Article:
Waking at the dawn of an early summer day, I committed myself to trying to get back to sleep, with little hope. There was a Cuckoo calling, and a Hoopoe, and I don’t remember ever hearing them call at the same time before. A deer was barking a long way off.
Camigliano’s three roosters had been crowing sporadically all night, excited perhaps by the gibbous moon, and now sounding exhausted. Crowing, I hope, to welcome the sun, and not to rejoice in the fact that poultry amounts to 70% of the world bird population, with wild birds making up only 30%. These three sounded ok, but the short and miserable lives of most chickens on our earth don’t bear too much thought.
I am in the so-called ‘green room’, for some thirty years now white except for the painted green skirting board. In a decade or two I wonder who will enjoy waking in this room to listen to the birds tuning up in the valley below.
Houses are the solid autobiographies of their inhabitants, with most objects standing for something or telling a story. For anyone else the meaning of things is most likely to be opaque, as anyone knows who has had to clear the house of a deceased relative.
In this room there is not much. A chest of drawers with books on it, including a surprising number of detective novels set in Florence (by Magdalena Nabb); bedroom furniture mostly given by neighbours; a small desk covered with a piece of Indian embroidery (the kind with little mirrors in it), an impulse purchase made in India but I can’t remember where or when; and a rickety chair. On the wall to my left in the dim light there is a large picture, perhaps five foot tall by four foot wide, oil on canvas.
It depicts a tree. It is in fact a mulberry tree which used to stand outside a small farmhouse on the Castelgiocondo estate. The painting captures with some success a tree surrounded by tall grass, shimmering in hot summer sunlight. The painter was a genial Italo-American called Larry Trombetta. A landscape gardener in Cape Cod, he’d come to Tuscany to pursue his dream of becoming an artist, and was squatting in this empty house. The rumour was that he’d plastered a $100 bill into the kitchen wall, for his journey home, if things didn’t work out. People regarded him as a harmless eccentric, useful as a child-minder or expert at getting a pizza oven going. We all laughed at his story of sitting up all night with a bow and arrow to kill the porcupine that was laying waste to his vegetable patch; after hours of moonlit waiting, the creature arrived and, sensing danger, it riffled its spines – and so frightened Larry that he retreated ingloriously, abandoning his lettuces and tomatoes to the greedy brute.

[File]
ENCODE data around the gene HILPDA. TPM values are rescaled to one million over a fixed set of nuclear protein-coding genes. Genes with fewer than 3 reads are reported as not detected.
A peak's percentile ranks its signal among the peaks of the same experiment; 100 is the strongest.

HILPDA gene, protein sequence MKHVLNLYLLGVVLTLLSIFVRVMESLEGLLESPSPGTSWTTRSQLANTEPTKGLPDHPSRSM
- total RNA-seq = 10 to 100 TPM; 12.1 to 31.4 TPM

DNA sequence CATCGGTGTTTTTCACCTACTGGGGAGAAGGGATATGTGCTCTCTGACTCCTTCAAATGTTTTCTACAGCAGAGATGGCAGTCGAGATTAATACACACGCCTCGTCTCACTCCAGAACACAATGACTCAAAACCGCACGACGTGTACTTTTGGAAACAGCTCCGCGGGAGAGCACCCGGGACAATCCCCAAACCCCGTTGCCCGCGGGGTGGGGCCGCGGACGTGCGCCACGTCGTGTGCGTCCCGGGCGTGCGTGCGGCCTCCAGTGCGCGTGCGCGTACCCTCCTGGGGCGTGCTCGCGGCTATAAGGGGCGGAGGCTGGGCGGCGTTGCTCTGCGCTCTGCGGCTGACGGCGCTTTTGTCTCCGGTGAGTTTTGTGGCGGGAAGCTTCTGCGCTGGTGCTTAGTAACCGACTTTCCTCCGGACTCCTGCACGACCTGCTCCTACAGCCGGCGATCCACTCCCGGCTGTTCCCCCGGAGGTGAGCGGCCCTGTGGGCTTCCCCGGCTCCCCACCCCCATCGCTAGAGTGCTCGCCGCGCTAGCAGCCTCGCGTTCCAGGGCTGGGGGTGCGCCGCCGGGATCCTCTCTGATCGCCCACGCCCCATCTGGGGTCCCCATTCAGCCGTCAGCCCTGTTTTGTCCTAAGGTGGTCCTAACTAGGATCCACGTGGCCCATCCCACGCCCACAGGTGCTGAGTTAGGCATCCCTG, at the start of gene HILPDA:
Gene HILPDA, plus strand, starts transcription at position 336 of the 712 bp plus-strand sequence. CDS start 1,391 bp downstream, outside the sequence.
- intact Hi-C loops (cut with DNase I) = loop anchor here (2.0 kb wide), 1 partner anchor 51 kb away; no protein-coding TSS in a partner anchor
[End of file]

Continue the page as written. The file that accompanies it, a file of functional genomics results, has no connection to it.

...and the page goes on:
After a couple of years of arduous and lonely country life (no running water or electricity), he’d completed perhaps twenty paintings that satisfied him, nearly all depictions of the mulberry; he had a small exhibition and we bought this painting. We liked Larry, the tree, and the picture. Larry then went back to the US and showed his remaining paintings to galleries who told him, yes, they could sell his works very successfully but he would have to produce a large number every year. It was not his style to churn out paintings to order, so he relinquished his fine art dream. When last heard of, he was a painter of theatrical scenery in Vienna, no doubt including the occasional tree.
The fifteenth-century Sienese painter Sano di Pietro is generally despised by art historians for having lived a long life churning out colourful and sweet Madonna-and-Childs (red haired!) by the dozen. There is also a Sienese painter called the Master of the Osservanza whose few identified works are highly prized and given pride of place in galleries. Recent research suggests that Sano and the Master are almost certainly one and the same person. For artists (Giorgione and Raphael) and poets (Keats, Shelley, Byron) an early death can be a saving grace as well as a tragedy. For most of us, with only miniscule achievements in which to take satisfaction, soldiering on is good enough.
What if Larry, the Master of the Mulberry Tree, had thrown himself upon the art market? I think he was right not to: the relationship between art and value and money is always vexed and vexing. He had taken the chance of elaborating his talent; the market had beckoned, but he preferred to turn his back on it, with pride rather than despair.
And what of
the painting as an object? It is very flimsy, the frame on which it is
stretched being neither perfectly rectangular nor flat. It could only be moved
or stored with care. It will survive on this uneven wall for the time being,
and then I can imagine it stacked in some cobweb-strewn cellar until faded and
torn beyond repair. Not such a bad end, having given more than a modicum of
pleasure for many decades.